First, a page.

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The Rules of a Crossover

MarvelvsDC

Welcome back.  First, I must apologize for being absent for so long, but I’ve been busy editing the new book, getting artwork approved, and trying to promote my crossover petition.  And in that sprit, I wanted to talk about something that is rare in popular writing, but does happen on occasion- the crossover.

What is It?

In the simplest terms, a crossover is combining characters from two or more existing worlds or franchise in a single story.  In general, these are rare occurrences, due to both creative and corporate reasons.  Creators themselves can be wary of combining their stories, and with the vastness of property ownership, being able to get through all the legal issues involved can doom a project from the start.  However, they still have happened in the past, in films, TV, and comics alike.  Sometimes it can combining two franchises under one corporate umbrella (the horror classics of Universal’s Frankenstein meets the Wolfman, and New Line’s Freddy vs. Jason) or two companies making a mutually profitable venture ( the DC Comics vs. Marvel miniseries).  But regardless of the origins, writes of these stories must obey the fundamental rules in order to make it work.

The Rules

#1.  It Has to Make Sense- while this rule seems obvious, it is one that needs to be remembered.  While certain characters are believable together, there needs to be a legitimate reasoning behind why they are working together.  The set up is all important, or else it’s mindless fanservice.  For example, in the DC/Marvel series mentioned above, the “God’ figures of the Marvel and DC universe are going to war, and the two sets of characters are set to battle to determine superiority, as a battle with the two godheads would wipe out all existence.  It gives the heroes a good reason to fight despite their moral misgivings, gives us clean one on one battles, and a big enough force to bring two universes together.

#2 Two Franchises, Two Rules- every story has a set of rules and regulations for it’s universe and characters.  Therefore, bringing them together means these rules have to be obeyed.  In Alan Moore’s League of Extradinary Gentlemen, arguably the greatest crossover ever, we have numerous literary characters joining forces.  One character is Captain Nemo, who was well established as disliking humanity for it’s sins.  Therefore, in the story, he demonstrates moral outrage at the vicious ‘punishment’ of the traitorous Invisible Man by Mr. Hyde (who is also acting in accordance to his rules, haven grown more evil due to spending more time as Mr. Hyde) and abandons the group when they are tricked into bringing a deadly virus into alien infested London.  Even the Invisible Man works according to his rules, becoming more and more untrustworthy as the story progresses.

#3 The Characters Have to Mesh (or not)- this is an expansion of the previous rule concerning sense-making.  When two characters are brought together, they need to have similar enough traits that they could function together; a good example is the multi-planet, peace promoting Federation of Star Trek, and the similar-minded Legion of Superheroes.  However, it can often be fun to bring together characters that are more opposite then alike, such as Batman and Spider-Man.  Both characters are thought of as tragic and angst ridden, but deal with their pain differently- Batman projects a grim exterior, while Spider-Man cracks jokes.  The interest them comes in watching the two characters find their similarities buried under their outward appearances.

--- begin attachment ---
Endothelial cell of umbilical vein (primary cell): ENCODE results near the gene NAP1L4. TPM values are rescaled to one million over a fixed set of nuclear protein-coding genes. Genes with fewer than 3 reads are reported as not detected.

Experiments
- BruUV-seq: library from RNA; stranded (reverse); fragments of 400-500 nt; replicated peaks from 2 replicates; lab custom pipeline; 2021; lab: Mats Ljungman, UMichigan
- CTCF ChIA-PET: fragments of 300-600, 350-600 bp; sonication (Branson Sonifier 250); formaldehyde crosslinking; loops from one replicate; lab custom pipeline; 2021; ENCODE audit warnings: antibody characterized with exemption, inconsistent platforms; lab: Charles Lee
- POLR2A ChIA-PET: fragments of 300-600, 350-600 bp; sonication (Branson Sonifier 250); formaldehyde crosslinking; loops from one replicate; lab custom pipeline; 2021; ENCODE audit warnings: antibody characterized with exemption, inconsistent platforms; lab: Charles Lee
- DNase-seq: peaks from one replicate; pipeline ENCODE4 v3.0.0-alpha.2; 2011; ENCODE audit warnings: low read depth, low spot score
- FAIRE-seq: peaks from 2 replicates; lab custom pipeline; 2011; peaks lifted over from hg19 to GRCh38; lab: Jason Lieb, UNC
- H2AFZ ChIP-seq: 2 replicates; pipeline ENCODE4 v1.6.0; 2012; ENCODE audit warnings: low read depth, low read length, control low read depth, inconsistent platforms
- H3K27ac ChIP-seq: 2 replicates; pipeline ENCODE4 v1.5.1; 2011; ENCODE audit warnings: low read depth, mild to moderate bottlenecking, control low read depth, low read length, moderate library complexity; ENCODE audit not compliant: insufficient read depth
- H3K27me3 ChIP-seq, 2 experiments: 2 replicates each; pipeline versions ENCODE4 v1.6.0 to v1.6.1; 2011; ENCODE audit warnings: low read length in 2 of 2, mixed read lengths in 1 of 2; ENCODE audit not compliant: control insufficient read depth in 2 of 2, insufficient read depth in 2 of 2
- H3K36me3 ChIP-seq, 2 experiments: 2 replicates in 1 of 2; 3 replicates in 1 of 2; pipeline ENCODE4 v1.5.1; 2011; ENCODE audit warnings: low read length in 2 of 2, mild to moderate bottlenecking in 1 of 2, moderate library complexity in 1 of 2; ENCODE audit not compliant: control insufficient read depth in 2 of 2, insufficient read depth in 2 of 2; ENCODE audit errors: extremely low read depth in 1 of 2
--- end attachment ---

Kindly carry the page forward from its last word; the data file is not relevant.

#4 No One is Superior- This is the most important rule of any crossover, which is why I saved it for last.  The central idea of bringing two characters together is to show them working together as equals with mutual respect.  Therefore, neither character can be shown as superior to the other, as it shifts the balance to that character and makes them, and their universe, feel superior.  Some ways to avoid this are to highlight each character’s skills at different moments- Batman is more of a detective and is more intimating, but Superman has knowledge of alien devices and is more trusted by the public.  Another way is to have the characters fight each other, but end in ties, or have each one win a single fight to highlight how each approach can work.  But above all, you must do something to make sure your characters are on equal ground, or your crossover is doomed from the start.

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New Project: Comic Book Crossover- Ghostbusters/Back To The Future

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Greetings once again. I currently find myself in a lull as the Lightrider sequel is being edited. As such, I’ve found a new project to occupy time between books. As with many children of the 80’s and 90’s, I am a major fan of Back to The Future and Ghostbusters. As both films are either at, or nearing their 30th anniversary, I’ve been working on a comic book script to bring the two franchises together. The mere concept script has thus far gotten great reviews from fans of both francises, and as such, I have decided to implore the studios invovled (Columbia and Universal) and IDW Publishing (the current publishers of the Ghostbuster comic) to bring these two together through my work. I’ve created a peition on the link below, as well as a basic outline of the story. If you check it out and want to see it, then please, sign and help get it to the attention of the people involved. We’ve got nothing to lose and plenty to gain so please, check it out, and help bring two 80’s icons together.

https://www.change.org/p/idw-comics-universal-studios-columbia-studios-give-the-permit-for-a-ghostbuster-back-to-the-future-comics-crossover-event